Exercise to change the brain

L to r: Dr. Marc Roig, Parkinson’s patient Eileen Cortina and research assistant Jean-François Nepveu.

For someone with Parkinson’s disease (PD), the simple desire to grasp a glass of water can become an insurmountable task, made impossible by the tremors in their hand or arm. Finding strategies to improve these movement impairments is one of the major goals of rehabilitating people with Parkinson’s disease.

At McGill, Dr. Marc Roig, an assistant professor in the School of Physical and Occupational Therapy (SPOT), is studying the effects of using high-intensity exercise to stimulate the brain’s ability to learn and change with repeated experiences.

Dr. Roig and his team are working with people who have Parkinson’s disease, to see if they can improve their ability to move and to complete tasks like grabbing an object. The team is using high-intensity cardiovascular exercise to provoke changes in the brain that make it easier to train itself to relearn motor tasks.

“One of the main problems with people with Parkinson’s is they lose their ability to do very simple motor tasks,” says Dr. Roig, a neuroscientist. “We are trying to understand why this happens and find interventions to improve that.”

Dr. Roig believes exercise may be the key to triggering the brain’s ability to change and to open a window to improve motor learning. His current study is using Transcranial Magnetic Stimulation, a form of non-invasive brain stimulation that moves a magnetic coil over the skull, to map the areas of the brain he wants to measure. By attaching electrodes to the muscles of the hand and then moving the magnetic coil until the fingers move, his team is able to map the changes in the brain that occur before and after intense exercise, and to record changes in the brain activity of people with Parkinson’s who are on medication and those who are not on medication.

After they exercise, study participants are asked to complete a task involving the application of force in a computer game, to measure whether the exercise and the burst of brain chemicals it stimulates also improves their motor ability.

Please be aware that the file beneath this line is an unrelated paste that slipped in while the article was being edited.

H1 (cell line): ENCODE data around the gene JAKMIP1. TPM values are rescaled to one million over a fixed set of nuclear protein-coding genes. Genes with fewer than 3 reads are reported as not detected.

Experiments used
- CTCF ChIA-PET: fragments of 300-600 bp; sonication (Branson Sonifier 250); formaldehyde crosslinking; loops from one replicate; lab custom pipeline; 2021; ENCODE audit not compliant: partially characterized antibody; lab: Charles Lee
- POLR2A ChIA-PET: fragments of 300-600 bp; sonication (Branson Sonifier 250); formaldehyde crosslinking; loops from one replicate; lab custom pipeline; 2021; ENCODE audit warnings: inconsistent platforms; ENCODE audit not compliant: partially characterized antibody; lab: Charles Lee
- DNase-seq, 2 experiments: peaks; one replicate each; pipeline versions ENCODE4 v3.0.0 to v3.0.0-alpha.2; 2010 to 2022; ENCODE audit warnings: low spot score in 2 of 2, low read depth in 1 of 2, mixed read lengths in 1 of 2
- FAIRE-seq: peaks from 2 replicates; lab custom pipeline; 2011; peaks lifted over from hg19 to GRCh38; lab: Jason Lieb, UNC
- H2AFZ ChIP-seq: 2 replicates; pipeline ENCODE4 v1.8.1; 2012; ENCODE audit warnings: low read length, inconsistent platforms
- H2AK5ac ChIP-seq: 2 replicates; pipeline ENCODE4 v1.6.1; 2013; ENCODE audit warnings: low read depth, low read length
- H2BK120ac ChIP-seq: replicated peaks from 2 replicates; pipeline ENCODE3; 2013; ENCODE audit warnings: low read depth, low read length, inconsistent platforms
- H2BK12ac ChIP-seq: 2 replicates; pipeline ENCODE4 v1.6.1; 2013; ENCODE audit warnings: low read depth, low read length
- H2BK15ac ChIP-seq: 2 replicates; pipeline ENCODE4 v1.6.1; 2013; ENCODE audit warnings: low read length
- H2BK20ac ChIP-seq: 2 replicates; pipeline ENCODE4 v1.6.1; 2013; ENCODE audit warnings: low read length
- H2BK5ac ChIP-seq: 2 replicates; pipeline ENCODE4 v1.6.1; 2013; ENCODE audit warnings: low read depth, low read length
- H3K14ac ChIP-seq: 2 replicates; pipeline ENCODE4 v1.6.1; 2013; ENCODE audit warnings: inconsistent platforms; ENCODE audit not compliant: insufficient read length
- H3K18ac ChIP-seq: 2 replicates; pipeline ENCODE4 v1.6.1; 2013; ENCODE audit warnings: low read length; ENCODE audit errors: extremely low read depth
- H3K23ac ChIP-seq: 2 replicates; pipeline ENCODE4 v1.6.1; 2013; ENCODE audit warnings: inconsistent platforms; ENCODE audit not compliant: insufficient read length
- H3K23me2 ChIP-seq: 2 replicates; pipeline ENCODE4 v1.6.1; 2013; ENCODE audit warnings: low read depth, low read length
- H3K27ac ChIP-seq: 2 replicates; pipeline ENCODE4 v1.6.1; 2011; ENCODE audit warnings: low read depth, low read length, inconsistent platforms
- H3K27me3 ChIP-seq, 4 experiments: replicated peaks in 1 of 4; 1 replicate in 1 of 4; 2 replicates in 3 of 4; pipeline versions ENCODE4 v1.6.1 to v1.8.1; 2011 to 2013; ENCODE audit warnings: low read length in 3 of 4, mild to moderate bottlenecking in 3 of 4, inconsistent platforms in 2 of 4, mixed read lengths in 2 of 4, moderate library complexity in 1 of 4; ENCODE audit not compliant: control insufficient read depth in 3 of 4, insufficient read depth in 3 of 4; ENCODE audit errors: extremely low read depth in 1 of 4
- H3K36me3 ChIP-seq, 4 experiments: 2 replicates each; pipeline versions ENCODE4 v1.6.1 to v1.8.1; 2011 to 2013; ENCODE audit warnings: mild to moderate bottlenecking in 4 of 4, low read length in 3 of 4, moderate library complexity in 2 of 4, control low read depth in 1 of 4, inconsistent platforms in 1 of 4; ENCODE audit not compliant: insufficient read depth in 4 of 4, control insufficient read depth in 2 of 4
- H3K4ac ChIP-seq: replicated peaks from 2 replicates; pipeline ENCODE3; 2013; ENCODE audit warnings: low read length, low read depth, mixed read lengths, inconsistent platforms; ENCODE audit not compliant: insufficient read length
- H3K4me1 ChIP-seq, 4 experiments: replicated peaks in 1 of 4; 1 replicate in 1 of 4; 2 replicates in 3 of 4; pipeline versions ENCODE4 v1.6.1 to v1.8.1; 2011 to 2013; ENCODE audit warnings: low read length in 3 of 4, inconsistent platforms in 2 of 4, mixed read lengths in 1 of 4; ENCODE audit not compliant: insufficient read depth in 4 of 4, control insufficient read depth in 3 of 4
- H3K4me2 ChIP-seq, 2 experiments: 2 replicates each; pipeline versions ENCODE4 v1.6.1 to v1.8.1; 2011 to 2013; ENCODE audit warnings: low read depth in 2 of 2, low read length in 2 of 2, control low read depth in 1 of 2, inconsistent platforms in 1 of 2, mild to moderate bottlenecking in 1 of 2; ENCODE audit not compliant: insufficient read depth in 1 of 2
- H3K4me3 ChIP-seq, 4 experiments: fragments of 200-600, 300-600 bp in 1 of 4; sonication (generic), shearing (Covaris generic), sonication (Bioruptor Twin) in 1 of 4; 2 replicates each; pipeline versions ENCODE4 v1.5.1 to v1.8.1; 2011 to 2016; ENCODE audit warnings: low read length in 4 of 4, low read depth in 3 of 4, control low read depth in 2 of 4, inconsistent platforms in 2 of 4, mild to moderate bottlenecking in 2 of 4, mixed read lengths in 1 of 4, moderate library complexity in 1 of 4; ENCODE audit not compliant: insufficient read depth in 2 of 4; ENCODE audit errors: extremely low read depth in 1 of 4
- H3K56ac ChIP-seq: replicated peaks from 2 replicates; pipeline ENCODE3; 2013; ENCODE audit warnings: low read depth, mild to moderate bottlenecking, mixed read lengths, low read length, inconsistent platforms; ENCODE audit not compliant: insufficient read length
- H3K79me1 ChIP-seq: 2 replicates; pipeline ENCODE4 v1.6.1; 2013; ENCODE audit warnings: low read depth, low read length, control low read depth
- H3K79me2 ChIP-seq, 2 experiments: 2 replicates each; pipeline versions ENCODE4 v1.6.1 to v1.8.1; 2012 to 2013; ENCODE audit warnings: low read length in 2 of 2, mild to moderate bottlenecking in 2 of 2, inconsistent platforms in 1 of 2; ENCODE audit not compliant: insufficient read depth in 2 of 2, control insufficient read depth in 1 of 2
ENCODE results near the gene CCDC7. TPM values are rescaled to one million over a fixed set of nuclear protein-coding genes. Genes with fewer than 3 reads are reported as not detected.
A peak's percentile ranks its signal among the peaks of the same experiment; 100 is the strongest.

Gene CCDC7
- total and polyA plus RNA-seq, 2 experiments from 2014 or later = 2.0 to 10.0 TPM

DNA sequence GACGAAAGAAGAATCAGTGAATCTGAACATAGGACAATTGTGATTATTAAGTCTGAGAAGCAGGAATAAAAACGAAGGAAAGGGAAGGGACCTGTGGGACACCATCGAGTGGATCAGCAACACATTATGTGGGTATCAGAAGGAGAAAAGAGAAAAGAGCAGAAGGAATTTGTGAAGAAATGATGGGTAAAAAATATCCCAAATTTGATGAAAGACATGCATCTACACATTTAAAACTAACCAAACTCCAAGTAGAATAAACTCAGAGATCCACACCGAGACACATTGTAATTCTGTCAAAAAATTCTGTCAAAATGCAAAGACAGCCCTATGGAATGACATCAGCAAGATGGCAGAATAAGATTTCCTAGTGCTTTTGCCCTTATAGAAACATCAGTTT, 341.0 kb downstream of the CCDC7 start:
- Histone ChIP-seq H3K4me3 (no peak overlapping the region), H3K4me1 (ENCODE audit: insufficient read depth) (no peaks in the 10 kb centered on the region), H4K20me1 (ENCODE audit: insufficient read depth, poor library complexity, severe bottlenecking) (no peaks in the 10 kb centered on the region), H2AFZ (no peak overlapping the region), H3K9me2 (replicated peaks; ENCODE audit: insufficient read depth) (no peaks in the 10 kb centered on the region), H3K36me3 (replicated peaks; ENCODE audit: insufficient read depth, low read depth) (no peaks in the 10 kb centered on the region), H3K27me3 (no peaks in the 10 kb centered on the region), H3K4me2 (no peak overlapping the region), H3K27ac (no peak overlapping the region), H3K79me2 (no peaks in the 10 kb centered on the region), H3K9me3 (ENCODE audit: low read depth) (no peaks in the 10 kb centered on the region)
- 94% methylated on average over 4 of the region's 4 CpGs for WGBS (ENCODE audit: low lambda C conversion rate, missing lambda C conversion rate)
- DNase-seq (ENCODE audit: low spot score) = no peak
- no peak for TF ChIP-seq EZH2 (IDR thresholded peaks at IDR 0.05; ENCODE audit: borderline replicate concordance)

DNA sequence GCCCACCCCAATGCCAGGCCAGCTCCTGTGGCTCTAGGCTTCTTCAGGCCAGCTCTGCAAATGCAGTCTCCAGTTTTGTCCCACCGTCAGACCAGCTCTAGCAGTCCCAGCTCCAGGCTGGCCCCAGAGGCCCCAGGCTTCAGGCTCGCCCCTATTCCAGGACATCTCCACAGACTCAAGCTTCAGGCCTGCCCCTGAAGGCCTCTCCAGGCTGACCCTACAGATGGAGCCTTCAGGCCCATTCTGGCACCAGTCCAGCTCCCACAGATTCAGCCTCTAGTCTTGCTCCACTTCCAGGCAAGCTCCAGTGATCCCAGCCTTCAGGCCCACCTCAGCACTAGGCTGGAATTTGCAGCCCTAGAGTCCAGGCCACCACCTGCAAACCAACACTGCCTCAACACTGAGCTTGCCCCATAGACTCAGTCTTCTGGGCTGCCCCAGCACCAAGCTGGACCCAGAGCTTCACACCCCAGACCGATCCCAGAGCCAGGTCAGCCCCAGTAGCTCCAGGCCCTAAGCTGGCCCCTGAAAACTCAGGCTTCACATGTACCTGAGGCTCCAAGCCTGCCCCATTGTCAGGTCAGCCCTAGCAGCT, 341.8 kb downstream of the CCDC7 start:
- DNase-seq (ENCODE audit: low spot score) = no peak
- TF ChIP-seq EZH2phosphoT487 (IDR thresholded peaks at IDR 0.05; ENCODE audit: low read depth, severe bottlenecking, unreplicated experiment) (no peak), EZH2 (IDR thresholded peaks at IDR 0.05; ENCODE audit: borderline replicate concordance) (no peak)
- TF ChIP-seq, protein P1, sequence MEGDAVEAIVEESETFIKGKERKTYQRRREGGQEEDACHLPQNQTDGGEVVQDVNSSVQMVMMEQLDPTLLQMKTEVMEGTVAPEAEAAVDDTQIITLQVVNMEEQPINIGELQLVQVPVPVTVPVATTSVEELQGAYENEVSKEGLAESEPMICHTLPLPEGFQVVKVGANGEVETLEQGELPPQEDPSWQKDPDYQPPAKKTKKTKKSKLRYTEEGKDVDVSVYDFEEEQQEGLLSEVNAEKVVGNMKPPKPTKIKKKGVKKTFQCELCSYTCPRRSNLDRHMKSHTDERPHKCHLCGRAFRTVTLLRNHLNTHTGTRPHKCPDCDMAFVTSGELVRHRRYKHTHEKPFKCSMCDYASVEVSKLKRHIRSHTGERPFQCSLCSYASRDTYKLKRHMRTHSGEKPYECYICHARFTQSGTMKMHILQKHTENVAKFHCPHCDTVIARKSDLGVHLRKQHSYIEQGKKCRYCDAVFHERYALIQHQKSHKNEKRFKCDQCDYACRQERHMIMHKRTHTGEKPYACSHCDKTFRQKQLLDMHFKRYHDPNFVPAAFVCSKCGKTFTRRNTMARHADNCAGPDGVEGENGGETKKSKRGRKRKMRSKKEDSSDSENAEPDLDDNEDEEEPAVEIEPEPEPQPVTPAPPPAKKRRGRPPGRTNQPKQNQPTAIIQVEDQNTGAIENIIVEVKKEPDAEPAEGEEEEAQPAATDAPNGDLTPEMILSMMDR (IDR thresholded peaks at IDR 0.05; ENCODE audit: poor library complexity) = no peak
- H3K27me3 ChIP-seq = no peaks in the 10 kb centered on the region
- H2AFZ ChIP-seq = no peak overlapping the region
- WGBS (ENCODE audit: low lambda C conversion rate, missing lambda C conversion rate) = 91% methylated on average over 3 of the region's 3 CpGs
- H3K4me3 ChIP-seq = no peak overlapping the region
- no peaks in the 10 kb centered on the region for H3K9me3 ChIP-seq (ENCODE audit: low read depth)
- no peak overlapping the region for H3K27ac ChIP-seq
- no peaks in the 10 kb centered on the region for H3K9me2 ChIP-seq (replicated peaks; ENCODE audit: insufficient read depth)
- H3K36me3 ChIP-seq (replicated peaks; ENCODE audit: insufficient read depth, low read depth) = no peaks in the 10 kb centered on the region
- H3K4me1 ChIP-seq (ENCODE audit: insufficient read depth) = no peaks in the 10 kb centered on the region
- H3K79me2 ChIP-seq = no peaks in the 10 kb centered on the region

Most people with Parkinson’s disease eventually take a synthetic form of dopamine, called levodopa, to replace the levels of this brain signalling chemical that Parkinson’s depletes. Roig is also testing his theory that the people with Parkinson’s will need their medication to take advantage of the improvements exercise can produce.

“With the new information, we can better understand how exercise interacts with dopamine and with motor learning,” he says.

His goal is to use that information to create new interventions during rehabilitation, and to explore the response of different areas of the brain. “If we can show that exercise interacts positively with medication, the next step would be to establish whether coupling exercise with medication has long-term benefits for people with PD,” explains Dr. Roig. “This could be accomplished by studying the long term effects of exercise and medication taken together on the motor and cognitive alterations caused by the disease.”

Dr. Roig notes that the study is going well, though they are in need of additional participants in order to complete the study. “To date, we have tested 19 people with PD. We predicted that we would need 48 people to finalize the study.”

Dr. Roig and his team are looking for people with PD aged 45 to 80, who would be willing to travel to his lab on three occasions, with a total time commitment of five to six hours. “On the first visit, we measure their cardiorespiratory fitness with an exercise test,” explains Dr. Roig. “This is important to assess their suitability for the study but also to know how fit they are. On the second visit, we ask them to practice a motor task followed by 15 minutes of exercise or rest. We also measure changes in their brain activity using a non-invasive brain stimulation technique, which is completely safe and painless. We ask them to return 48 hours later for a short third visit to assess their capacity to remember the task that they practiced on the second visit. We provide a generous compensation that covers for parking and transportation expenses.”

For her part Eileen Cortina recognizes the value in participating in this study. “I find it so important to participate in studies for Parkinson’s because even though we are always too young to be diagnosed, we are never too old to hope for a cure,” she says. “I hope that they find a solution to help people with the dexterity part of this disease as this is what bothers me most at this time, even more than the fatigue, pain and other symptoms.”

“The final goal is to try to improve the quality of life of these people, but to do that you need to understand the mechanisms of the disease,” says Dr. Roig.

Eventually, his work may lead to new techniques and new rehabilitative interventions that can help people with Parkinson’s use exercise to train their brains to complete the simple tasks of everyday life that come so easily to others without this disease.

If you or someone you know would be interested in participating in this study, contact Dr. Roig at (515) 415-8353 or marc.roigpull@mcgill.ca.